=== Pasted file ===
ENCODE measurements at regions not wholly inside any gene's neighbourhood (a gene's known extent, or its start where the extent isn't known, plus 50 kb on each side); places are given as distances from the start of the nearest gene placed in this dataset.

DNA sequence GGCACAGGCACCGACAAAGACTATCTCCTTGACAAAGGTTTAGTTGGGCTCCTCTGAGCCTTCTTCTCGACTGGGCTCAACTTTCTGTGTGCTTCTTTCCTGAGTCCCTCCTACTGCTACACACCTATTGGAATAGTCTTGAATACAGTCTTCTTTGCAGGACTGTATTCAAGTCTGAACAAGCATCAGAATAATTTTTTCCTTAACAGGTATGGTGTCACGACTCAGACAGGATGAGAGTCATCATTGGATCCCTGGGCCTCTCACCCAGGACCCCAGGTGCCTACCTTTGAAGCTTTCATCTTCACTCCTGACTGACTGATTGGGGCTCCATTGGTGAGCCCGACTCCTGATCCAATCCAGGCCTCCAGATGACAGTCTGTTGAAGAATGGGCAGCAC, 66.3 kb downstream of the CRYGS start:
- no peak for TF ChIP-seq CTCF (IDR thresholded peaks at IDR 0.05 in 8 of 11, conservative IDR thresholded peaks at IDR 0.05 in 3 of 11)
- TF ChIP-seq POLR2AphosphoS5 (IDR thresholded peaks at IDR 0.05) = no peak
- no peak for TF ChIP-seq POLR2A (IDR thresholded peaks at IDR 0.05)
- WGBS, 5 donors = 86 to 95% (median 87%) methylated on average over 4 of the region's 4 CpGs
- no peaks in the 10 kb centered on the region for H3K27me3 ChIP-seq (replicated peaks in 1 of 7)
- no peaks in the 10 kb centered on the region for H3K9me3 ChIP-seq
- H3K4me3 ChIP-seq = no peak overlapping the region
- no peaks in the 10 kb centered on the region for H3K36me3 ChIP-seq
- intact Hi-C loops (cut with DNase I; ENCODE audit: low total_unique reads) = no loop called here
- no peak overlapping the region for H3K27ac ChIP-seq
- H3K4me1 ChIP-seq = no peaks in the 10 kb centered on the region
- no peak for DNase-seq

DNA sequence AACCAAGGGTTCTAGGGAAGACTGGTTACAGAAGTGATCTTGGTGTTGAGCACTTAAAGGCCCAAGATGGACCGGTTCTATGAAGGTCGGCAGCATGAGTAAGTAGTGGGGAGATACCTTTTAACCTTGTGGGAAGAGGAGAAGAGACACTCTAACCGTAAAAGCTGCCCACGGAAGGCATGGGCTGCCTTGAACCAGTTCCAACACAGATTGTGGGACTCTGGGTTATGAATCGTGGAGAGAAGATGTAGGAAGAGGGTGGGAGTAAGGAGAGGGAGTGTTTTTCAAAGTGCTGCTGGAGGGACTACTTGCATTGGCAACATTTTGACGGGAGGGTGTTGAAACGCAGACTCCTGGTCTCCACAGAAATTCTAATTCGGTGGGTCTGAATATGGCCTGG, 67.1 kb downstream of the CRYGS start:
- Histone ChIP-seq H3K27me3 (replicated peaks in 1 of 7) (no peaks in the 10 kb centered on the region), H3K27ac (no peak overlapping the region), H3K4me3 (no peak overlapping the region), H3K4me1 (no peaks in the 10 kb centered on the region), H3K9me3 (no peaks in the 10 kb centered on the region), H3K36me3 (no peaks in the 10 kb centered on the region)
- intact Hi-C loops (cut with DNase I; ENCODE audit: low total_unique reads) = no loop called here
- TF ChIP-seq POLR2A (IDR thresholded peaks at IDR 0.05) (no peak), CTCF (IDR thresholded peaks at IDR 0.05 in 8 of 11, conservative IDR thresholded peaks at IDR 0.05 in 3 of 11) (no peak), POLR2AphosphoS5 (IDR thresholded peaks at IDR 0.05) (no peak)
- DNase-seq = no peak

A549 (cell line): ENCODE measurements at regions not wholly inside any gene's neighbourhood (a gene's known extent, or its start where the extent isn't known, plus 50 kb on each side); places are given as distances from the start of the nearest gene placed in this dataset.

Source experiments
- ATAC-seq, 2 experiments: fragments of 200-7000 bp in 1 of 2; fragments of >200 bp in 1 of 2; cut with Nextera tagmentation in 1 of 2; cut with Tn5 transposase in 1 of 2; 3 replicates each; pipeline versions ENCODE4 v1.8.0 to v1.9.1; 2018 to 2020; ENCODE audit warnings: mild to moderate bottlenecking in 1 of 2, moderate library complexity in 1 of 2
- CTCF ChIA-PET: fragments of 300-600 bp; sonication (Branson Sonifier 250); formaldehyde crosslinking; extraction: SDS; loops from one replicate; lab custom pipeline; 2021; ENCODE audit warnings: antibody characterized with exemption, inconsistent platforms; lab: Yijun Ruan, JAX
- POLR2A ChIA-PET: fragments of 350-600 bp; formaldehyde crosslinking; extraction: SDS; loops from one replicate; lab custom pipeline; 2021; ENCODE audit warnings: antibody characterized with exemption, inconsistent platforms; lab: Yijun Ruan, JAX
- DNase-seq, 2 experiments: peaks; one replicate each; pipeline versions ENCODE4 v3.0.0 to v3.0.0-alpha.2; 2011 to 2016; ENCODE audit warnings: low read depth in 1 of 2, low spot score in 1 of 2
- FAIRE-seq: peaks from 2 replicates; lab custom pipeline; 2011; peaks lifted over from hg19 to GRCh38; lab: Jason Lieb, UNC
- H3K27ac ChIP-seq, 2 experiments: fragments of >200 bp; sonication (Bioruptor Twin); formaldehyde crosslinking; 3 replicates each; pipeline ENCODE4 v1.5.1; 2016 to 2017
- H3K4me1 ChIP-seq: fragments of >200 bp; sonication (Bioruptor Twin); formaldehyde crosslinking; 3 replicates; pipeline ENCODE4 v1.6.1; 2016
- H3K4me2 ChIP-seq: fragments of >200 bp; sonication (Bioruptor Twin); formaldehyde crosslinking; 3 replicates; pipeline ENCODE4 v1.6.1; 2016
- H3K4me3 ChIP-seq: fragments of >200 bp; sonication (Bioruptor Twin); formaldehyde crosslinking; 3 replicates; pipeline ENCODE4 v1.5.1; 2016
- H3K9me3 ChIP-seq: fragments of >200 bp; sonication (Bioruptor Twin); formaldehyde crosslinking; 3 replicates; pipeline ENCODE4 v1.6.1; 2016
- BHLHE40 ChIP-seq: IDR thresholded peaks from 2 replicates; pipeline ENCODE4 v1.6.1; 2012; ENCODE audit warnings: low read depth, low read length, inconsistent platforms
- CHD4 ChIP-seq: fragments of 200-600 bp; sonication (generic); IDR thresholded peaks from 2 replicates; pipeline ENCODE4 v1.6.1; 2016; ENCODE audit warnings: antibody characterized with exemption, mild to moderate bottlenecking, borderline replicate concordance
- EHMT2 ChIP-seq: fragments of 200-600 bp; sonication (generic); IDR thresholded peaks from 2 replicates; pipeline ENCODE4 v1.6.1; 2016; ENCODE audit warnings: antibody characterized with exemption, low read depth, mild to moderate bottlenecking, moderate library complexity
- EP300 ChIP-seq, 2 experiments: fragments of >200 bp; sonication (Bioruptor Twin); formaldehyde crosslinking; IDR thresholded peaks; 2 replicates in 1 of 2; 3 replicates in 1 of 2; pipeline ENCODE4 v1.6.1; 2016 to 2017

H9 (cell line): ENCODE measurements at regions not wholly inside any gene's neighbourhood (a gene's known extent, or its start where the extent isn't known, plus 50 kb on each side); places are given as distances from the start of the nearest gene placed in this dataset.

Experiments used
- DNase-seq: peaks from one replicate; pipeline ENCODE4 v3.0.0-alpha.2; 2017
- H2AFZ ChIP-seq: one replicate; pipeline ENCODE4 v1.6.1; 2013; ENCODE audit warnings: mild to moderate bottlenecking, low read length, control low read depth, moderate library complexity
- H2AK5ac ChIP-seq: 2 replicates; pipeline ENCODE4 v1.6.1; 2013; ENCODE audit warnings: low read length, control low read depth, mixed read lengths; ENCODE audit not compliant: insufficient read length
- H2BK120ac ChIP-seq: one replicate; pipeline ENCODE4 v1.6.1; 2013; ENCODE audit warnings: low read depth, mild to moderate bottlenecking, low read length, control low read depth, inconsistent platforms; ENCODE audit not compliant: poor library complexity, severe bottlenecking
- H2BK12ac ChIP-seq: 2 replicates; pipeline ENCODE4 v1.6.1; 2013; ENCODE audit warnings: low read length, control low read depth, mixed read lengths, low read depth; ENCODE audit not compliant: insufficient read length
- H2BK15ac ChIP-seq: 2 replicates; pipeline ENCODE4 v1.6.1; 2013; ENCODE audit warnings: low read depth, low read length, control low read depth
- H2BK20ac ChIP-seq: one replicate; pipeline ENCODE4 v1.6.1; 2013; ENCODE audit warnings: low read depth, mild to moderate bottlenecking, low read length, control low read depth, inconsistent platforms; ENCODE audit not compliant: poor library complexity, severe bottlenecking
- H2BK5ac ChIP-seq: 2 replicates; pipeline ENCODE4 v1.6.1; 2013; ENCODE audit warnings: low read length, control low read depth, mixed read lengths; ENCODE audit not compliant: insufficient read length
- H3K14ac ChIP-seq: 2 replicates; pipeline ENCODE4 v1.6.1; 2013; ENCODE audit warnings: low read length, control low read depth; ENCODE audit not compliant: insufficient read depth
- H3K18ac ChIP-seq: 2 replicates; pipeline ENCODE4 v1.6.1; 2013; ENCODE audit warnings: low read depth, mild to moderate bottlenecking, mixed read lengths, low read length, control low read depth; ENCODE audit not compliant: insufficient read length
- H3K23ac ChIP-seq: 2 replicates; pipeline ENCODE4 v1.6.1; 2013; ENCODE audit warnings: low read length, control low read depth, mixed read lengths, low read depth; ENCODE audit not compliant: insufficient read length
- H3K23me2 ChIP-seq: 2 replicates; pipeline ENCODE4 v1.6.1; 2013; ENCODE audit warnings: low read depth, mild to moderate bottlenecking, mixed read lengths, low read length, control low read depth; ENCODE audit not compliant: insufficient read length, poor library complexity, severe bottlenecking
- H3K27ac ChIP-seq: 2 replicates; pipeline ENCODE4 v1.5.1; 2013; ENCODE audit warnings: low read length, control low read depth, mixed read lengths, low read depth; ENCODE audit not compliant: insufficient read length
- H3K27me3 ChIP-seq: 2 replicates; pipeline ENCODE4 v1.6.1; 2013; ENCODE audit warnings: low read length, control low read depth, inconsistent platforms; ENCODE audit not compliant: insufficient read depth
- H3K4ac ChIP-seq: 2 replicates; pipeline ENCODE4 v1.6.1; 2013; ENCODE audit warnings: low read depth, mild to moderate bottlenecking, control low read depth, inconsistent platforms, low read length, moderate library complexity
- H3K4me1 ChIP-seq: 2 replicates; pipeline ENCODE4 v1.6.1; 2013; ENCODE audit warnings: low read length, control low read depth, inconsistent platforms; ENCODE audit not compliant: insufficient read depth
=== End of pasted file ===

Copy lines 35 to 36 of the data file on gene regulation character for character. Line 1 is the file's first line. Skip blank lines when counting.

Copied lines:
- EP300 ChIP-seq, 2 experiments: fragments of >200 bp; sonication (Bioruptor Twin); formaldehyde crosslinking; IDR thresholded peaks; 2 replicates in 1 of 2; 3 replicates in 1 of 2; pipeline ENCODE4 v1.6.1; 2016 to 2017

H9 (cell line): ENCODE measurements at regions not wholly inside any gene's neighbourhood (a gene's known extent, or its start where the extent isn't known, plus 50 kb on each side); places are given as distances from the start of the nearest gene placed in this dataset.